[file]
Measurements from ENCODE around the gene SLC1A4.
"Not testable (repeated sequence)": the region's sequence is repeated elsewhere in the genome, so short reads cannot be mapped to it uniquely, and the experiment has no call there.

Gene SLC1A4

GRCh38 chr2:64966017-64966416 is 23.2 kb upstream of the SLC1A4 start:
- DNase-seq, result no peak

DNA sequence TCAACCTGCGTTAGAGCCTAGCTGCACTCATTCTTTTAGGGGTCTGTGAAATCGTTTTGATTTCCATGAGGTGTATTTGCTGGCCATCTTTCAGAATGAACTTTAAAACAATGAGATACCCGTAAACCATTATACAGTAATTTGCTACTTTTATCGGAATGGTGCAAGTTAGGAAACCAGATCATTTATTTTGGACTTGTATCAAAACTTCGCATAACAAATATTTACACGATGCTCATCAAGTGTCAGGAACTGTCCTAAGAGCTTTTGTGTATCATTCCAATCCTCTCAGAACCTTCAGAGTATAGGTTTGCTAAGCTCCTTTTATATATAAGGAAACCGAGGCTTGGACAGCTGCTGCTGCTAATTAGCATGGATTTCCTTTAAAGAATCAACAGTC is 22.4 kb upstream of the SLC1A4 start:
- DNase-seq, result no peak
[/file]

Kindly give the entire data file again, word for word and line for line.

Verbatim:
Measurements from ENCODE around the gene SLC1A4.
"Not testable (repeated sequence)": the region's sequence is repeated elsewhere in the genome, so short reads cannot be mapped to it uniquely, and the experiment has no call there.

Gene SLC1A4

GRCh38 chr2:64966017-64966416 is 23.2 kb upstream of the SLC1A4 start:
- DNase-seq, result no peak

DNA sequence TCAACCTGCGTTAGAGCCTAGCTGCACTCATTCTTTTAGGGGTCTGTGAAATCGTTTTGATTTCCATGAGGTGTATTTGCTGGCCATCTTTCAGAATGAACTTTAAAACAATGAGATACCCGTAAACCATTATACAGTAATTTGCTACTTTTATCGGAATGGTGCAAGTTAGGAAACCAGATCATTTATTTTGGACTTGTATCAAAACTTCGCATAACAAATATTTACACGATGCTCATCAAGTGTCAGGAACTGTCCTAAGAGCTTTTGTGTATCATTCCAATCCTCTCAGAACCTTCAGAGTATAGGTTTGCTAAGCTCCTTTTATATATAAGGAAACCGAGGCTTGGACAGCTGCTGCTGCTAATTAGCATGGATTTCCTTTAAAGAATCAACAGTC is 22.4 kb upstream of the SLC1A4 start:
- DNase-seq, result no peak